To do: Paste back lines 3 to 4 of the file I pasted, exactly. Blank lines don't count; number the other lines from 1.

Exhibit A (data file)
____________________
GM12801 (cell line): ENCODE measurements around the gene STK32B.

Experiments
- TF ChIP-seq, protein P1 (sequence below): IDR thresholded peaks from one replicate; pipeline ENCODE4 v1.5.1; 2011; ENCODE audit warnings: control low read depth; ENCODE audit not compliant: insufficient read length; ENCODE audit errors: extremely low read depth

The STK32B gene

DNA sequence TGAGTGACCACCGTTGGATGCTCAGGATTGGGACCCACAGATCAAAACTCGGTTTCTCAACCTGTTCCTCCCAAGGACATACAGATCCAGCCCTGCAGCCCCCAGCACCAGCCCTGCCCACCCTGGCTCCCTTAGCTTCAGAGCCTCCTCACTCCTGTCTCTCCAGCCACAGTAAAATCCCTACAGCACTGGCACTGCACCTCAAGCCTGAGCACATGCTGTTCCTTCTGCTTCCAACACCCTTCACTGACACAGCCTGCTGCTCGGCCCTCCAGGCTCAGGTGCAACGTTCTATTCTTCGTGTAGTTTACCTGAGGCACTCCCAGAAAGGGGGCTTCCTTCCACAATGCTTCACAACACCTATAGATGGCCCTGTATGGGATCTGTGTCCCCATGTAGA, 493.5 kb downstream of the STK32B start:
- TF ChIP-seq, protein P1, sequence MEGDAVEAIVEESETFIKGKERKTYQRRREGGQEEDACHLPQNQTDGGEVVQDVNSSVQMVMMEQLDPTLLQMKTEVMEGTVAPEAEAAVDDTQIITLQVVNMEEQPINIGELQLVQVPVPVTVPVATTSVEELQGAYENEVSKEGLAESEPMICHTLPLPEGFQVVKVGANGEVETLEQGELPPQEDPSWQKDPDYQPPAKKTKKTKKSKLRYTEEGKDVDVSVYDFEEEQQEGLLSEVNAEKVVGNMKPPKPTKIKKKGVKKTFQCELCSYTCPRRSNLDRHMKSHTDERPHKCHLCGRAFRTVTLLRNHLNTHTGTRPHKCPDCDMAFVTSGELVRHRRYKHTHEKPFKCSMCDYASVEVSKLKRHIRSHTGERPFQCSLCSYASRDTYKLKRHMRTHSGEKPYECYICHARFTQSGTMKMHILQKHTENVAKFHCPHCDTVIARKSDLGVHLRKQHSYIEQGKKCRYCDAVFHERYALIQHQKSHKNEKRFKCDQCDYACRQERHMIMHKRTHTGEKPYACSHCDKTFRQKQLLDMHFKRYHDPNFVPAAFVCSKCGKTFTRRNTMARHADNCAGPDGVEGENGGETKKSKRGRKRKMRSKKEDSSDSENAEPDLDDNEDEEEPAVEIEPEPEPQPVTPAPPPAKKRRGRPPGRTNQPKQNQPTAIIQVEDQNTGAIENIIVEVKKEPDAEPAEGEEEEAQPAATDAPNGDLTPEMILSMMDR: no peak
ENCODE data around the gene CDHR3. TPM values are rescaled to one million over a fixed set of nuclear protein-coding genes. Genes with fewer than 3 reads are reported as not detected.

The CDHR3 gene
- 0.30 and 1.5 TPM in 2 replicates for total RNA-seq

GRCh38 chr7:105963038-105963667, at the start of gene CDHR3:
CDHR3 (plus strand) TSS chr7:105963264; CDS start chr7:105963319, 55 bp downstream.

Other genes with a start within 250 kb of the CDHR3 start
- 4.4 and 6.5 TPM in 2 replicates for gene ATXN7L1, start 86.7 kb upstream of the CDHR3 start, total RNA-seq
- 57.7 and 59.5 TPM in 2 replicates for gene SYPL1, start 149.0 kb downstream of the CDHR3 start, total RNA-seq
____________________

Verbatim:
- TF ChIP-seq, protein P1 (sequence below): IDR thresholded peaks from one replicate; pipeline ENCODE4 v1.5.1; 2011; ENCODE audit warnings: control low read depth; ENCODE audit not compliant: insufficient read length; ENCODE audit errors: extremely low read depth

The STK32B gene